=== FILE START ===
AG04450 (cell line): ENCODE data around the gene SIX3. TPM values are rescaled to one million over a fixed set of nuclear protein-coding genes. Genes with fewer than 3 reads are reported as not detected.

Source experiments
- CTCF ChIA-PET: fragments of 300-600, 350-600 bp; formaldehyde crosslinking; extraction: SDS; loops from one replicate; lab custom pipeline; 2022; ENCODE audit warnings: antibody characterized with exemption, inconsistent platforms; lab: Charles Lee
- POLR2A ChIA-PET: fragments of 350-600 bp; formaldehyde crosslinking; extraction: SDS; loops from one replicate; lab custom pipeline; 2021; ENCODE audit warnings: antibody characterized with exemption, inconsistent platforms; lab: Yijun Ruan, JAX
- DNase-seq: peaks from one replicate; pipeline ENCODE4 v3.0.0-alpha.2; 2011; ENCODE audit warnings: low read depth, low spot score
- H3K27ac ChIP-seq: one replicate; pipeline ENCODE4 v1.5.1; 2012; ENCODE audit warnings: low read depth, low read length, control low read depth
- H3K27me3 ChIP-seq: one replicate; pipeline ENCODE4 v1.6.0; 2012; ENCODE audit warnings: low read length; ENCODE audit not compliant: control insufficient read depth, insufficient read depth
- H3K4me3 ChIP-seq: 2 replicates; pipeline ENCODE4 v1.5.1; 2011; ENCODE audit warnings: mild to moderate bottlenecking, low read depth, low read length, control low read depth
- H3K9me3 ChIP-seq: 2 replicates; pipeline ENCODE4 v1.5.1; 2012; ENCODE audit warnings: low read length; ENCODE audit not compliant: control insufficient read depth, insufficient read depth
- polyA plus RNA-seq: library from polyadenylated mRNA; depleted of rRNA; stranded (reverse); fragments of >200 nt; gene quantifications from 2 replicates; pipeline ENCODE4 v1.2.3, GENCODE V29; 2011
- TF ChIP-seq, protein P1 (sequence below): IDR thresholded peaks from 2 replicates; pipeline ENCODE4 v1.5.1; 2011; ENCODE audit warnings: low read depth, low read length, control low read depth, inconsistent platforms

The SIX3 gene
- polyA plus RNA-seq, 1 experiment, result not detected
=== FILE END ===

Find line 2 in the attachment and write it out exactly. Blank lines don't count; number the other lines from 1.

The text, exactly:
Source experiments